The procedures states should adopt in detaining suspected terrorists have been the subject of intense debate particularly in the area of security intelligence disclosure. In Canada, suspected terrorists who are not citizens may be subject to detention pursuant to a security certificate,
which is a civil measure and thus applies civil law processes. Some have criticised the placement of security certificates and their United Kingdom equivalents within the civil domain arguing that the consequences of these measures, namely a deprivation of life, liberty and security rights,
are of a criminal character and thus more stringent process rights should apply to ensure that rights are respected. Limited disclosure involving secret evidence, in particular, has been criticised for violating the suspect's right to know the case. This article considers the relevance of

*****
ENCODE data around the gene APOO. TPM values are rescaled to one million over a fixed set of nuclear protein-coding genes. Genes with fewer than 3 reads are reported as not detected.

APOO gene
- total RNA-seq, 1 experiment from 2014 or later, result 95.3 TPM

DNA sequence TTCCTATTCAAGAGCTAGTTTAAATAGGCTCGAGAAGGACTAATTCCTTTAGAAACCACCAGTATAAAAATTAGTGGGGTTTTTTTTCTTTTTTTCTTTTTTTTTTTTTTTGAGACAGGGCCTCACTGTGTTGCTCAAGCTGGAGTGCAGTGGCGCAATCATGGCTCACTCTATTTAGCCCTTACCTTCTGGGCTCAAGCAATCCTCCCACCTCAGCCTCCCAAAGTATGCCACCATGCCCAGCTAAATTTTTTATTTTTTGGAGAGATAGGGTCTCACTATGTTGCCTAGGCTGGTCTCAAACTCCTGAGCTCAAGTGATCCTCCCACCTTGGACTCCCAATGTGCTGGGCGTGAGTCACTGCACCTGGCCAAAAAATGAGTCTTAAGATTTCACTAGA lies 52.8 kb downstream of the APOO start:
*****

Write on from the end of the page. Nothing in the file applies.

civil or criminal domain placement to the applicable process rights and examines the current dilemma that has arisen in cases where there is secret evidence and suspects are provided with something less than full disclosure.
Until 2007 the King's Law Journal was known as the King's College Law Journal. It was established in 1990 as a legal periodical publishing scholarly and authoritative Articles, Notes and Reports on legal issues of current importance to both academic research and legal practice. It has a national and international readership, and publishes refereed contributions from authors across the United Kingdom, from continental Europe and further afield (particularly Commonwealth countries and USA). The journal includes a Reviews section containing critical notices of recently published books.